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Wednesday, 13 November, 2002, 10:55 GMT
'Incurable diseases' claim over GM trials
Oil seed rape field
GM oilseed rape trials have taken place in Scotland
Genetically modified (GM) crop trials could create new incurable diseases and destroy people's immune system, activists are warning.

The Munlochy GM Vigil Group wants MSPs to impose a moratorium on future tests as a precautionary measure rather that "take risks on human health".

The group and other anti-GM activists delivered their plea to a Holyrood committee at the starts of an inquiry into the health impact of GM crops.

But the company behind the Scottish trials, Bayer CropScience, insists that there is no evidence "of a significant risk to humans or livestock" from eating GM crops.

Munlochy anti-GM protester and police
Munlochy protesters have been arrested
The Scottish Parliament's Health Committee started its inquiry into the public health implications of GM trials on Wednesday.

One group giving evidence - the Munlochy GM Vigil - has collected over 6,500 signatures in protest at trials at Munlochy on the Black Isle.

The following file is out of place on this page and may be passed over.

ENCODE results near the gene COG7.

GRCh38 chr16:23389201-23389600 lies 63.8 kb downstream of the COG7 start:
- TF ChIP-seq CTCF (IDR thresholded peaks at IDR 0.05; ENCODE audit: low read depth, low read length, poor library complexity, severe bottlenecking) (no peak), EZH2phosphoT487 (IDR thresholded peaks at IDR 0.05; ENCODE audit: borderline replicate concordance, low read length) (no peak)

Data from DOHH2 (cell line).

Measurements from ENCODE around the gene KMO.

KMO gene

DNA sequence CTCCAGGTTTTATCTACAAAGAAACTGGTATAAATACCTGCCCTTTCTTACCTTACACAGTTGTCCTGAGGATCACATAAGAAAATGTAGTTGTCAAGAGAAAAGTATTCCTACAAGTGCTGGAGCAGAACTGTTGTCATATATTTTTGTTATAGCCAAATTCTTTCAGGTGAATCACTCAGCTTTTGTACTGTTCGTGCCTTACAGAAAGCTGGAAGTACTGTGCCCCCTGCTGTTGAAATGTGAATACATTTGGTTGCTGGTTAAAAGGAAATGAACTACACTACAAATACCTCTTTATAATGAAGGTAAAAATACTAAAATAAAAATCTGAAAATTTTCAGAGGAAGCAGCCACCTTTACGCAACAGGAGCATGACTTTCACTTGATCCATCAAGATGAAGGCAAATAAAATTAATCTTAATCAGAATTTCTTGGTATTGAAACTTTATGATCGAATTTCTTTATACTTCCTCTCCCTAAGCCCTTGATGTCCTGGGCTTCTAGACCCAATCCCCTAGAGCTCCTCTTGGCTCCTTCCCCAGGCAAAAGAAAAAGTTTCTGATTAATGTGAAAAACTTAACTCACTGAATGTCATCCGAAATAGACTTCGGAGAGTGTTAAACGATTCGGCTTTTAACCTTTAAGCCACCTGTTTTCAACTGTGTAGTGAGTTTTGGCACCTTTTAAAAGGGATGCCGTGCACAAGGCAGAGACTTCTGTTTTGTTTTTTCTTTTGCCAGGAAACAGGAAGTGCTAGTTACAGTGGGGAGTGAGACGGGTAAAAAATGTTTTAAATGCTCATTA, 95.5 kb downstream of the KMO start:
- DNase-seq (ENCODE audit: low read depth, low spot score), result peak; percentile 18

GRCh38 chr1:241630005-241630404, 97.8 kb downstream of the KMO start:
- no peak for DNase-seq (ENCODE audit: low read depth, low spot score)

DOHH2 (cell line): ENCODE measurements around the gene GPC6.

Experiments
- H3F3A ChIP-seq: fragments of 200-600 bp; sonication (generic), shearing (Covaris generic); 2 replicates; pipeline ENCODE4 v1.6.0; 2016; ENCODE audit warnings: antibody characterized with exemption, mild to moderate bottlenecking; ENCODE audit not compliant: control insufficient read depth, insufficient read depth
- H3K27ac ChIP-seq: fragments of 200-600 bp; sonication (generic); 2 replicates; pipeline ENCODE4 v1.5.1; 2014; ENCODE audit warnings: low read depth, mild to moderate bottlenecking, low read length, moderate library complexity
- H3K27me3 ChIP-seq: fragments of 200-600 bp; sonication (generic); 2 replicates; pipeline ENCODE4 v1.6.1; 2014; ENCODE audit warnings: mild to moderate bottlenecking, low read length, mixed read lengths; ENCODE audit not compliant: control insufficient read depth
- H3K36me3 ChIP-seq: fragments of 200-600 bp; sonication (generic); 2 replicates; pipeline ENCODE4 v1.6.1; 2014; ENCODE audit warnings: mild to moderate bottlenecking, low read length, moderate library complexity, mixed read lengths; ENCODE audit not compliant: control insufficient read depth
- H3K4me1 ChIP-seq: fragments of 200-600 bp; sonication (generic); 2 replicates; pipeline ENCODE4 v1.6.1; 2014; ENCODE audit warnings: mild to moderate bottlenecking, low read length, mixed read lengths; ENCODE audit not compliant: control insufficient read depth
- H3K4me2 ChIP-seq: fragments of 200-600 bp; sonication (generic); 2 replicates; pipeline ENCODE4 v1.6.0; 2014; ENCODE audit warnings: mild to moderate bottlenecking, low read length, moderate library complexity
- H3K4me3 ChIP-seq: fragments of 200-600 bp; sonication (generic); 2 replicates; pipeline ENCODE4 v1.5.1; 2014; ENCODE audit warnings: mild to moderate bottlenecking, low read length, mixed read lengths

Spokesman Anthony Jackson criticised the tests carried out by biotech companies as inadequate and demanded tougher checks similar to those for new pesticides and food additives.

He said: "We are asking for more science and more research of a rigorous nature, and until then there should be a moratorium on GM crops and food."

"There is no demand for GM produce, hence there is no need to take risks on human health.

'No significant risk'

"We should not repeat historical mistakes where commercial power took precedence over the precautionary principle."

Representatives from biotech firm Bayer CropScience were scheduled to give evidence to the committee but postponed their appearance due to illness.

In a written submissions to MSPs the company insists that there is "no evidence whatsoever of a significant risk to humans or livestock" from eating GM crops.

It said: "The genetic modifications themselves have been the subject of intense scrutiny and the nutritional quality of the rape seed has been demonstrated to be as high as that of non-GM products."

The Health Committee agreed to set up an inquiry in September after receiving a report from committee member and SNP shadow health minister Nicola Sturgeon.

See also:

11 Sep 02 | Scotland
16 Aug 02 | Science/Nature
26 Jul 02 | Politics
24 Jul 02 | Scotland
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